Another 'save your $' tip: you do not need to buy a OEM Yamaha gas filter, get one like these, they fit perfectly in the allotted space under the frame bracket. Any auto parts store is going to have these, probably for ~$6. You should change yours once a year. The Russell anodized aluminum case, sintered-bronze filter is a good one, and you can disassemble it and replace the element, your local speed shop has those. Some people say, "red is the fastest color."

🏍 VMax gas filter.jpg

I'd be changing-out all fluids in the brakes and clutch. The 'reverse-bleed' (pic #5) is for me the #1 quickest way to get a firm pedal or lever. Fluid in at any bleeder nipple causes any residual air to move upwards (bubbles rise, yes?) and you will notice 'fizzies' emerge from the holes in the floors of the master cylinders. When you have purged all the air, then you will see a geyser of brake fluid (pic #6) as you push fluid uowards from the bleeder nipple from your syringe. When you get to that point, fanning the lever a few times, and you should be rewarded with a furm lever, and restored function to your brakes and clutch.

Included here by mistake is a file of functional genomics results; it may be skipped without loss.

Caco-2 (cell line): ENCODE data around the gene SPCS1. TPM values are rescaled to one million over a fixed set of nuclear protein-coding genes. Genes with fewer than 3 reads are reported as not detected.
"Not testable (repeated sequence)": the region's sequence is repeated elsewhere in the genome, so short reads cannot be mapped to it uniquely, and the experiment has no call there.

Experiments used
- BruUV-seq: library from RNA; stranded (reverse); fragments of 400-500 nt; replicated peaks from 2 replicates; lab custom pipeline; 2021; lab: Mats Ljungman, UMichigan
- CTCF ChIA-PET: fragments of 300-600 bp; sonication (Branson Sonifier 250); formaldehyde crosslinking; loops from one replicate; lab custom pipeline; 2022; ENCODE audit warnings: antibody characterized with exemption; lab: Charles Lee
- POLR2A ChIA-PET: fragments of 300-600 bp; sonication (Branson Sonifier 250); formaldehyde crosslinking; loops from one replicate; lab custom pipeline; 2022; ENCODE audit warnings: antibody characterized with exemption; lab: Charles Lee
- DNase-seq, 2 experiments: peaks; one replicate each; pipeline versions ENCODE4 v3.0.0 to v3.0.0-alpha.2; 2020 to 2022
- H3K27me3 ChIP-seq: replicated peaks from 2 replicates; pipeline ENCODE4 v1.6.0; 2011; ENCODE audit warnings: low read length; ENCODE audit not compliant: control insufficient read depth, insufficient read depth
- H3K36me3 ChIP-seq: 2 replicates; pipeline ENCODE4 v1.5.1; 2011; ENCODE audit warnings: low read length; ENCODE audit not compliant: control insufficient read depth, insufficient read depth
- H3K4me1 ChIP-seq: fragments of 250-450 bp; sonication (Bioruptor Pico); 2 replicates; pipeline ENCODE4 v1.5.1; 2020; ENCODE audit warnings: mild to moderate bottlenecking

Here's a shot (pic #4) of a carburetor interior, what do you notice missing?


The rubber plug for the jet block pilot jet. This bike, had it been capable of running (It wasn't) would have-run, 'like-ass,' as my Midlands U.K. mechanic says. Who-knows what abortions the prior owners perpetrated-upon your present ride? I just hope the idiot who 'worked' upon this recent arrival stayed completely-out of the engine.

Here's another pic (#2) of what the prior owner did to 'fix' a presumably-leaking master cylinder fluid level window. I don't know if it's epoxy or body putty. Before this bike is returned to the road, this will be fixed with a watch crystal epoxied in-place, after removing this crap.